Table of contents :

Part I – Product Lifecycle Management
Chapter 1 – Research questions and methodologies
1.1 INTRODUCTION
1.2 RESEARCH QUESTIONS
1.2.1 Definition of Product Lifecycle Management
1.2.2 Reference model for Product Traceability
1.3 RESEARCH METHODOLOGIES
1.4 STRUCTURE OF THE THESIS
1.5 REFERENCES OF THE CHAPTER
Chapter 2 – Elements of PLM
2.1 INTRODUCTION
2.2 PRODUCT LIFECYCLE PHASES
2.2.1 Product lifecycle reference model
2.3 PLM ICT ELEMENTS AND FUNCTIONALITIES
2.3.2 ICT evolution into the design processes
2.3.3 ICT evolution into the operation management processes
2.3.4 ICT evolution into the supporting processes
2.3.5 Main PLM ICT functionalities
2.3.6 PLM ICT foundations
2.4 PROCESSES IN THE PRODUCT LIFECYCLE MANAGEMENT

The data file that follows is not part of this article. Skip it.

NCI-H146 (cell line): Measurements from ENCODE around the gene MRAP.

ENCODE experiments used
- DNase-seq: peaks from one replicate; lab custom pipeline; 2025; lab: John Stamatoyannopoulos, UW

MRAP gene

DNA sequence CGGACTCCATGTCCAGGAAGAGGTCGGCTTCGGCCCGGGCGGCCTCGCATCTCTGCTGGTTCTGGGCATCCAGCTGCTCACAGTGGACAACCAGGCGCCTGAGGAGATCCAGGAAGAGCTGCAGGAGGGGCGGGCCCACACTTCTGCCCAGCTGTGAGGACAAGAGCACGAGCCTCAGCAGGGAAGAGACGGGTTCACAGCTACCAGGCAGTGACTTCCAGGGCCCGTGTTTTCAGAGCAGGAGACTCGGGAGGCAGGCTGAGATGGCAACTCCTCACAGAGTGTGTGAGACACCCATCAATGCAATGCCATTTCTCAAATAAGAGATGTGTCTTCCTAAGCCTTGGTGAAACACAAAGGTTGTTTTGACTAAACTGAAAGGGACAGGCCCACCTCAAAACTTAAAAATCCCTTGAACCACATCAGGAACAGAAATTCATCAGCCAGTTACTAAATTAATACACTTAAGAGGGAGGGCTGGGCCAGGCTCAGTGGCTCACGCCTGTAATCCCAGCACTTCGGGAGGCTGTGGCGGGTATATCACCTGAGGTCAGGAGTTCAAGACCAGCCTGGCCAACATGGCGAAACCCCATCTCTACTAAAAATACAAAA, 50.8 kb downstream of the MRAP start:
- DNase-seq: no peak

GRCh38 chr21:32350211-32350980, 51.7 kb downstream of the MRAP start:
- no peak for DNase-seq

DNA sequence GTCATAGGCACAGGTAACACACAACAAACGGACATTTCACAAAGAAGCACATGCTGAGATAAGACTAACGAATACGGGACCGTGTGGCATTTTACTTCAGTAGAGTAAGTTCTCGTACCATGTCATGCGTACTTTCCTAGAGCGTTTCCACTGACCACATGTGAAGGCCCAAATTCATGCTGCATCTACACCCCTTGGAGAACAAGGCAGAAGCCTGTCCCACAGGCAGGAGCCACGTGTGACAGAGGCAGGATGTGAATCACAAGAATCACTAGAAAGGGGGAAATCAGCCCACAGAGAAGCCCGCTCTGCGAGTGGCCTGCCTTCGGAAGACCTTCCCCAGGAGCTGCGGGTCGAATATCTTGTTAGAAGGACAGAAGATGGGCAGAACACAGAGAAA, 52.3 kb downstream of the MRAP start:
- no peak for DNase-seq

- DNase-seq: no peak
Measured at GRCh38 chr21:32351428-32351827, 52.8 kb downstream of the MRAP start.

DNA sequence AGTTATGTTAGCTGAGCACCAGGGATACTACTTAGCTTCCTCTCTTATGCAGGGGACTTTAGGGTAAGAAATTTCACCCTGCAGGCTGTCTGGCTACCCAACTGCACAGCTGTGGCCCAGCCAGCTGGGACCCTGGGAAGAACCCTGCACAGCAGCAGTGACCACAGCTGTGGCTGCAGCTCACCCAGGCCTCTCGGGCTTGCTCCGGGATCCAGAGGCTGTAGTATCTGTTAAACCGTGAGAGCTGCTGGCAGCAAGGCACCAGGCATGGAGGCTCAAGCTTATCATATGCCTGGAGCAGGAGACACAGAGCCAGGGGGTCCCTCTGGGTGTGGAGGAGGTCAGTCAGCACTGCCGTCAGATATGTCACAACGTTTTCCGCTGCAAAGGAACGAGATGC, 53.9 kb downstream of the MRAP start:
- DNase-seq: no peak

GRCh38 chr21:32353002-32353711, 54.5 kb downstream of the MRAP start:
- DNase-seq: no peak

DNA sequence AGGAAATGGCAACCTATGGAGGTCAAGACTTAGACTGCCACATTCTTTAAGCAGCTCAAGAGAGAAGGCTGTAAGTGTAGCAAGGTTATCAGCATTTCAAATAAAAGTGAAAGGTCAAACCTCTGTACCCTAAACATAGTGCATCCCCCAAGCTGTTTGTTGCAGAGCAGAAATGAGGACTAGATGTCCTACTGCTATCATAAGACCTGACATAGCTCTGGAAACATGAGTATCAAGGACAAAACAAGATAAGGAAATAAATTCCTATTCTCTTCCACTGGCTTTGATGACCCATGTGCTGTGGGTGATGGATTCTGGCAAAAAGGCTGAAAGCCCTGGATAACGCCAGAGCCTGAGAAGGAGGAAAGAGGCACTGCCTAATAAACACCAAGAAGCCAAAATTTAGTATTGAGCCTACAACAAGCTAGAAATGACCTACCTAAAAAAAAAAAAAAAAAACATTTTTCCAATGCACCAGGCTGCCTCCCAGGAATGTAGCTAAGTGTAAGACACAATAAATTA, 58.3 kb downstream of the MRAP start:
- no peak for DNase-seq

2.5 CONCLUSIONS OF THE CHAPTER
2.6 REFERENCES OF THE CHAPTER
Chapter 3 – Industrial test cases on PLM
3.1 INTRODUCTION
3.2 RESEARCH OBJECTIVES AND METHODOLOGY
3.3 ANALYSIS OF THE ITALIAN EXPERIENCES
3.4 CONCLUSIONS
3.5 REFERENCES OF THE CHARTER
Chapter 4 – Definition of PLM
4.1 INTRODUCTION
4.2 TOWARDS A DEFINITION OF PLM
4.2.1 Proposal of a comprehensive definition of PLM
4.3 PLM MARKET AND TRENDS
4.4 OPEN ISSUES IN PLM
4.5 CONCLUSIONS
4.6 REFERENCES OF THE CHAPTER
Part II – Product Lifecycle Traceability
Chapter 5 – Product Lifecycle Traceability
5.1 INTRODUCTION
5.2 PRODUCT LIFECYCLE TRACEABILITY
5.2.1 Towards holonic product modeling and traceability
5.3 STATE OF THE ART OF PRODUCT LIFECYCLE TRACEABILITY
5.4 PRODUCT TRACEABILITY TECHNOLOGIES
5.4.1 Bar code technologies
5.4.2 Radio frequency identification
5.4.3 Traceability architecture
5.5 CONCLUSIONS
5.6 REFERENCES OF THE CHAPTER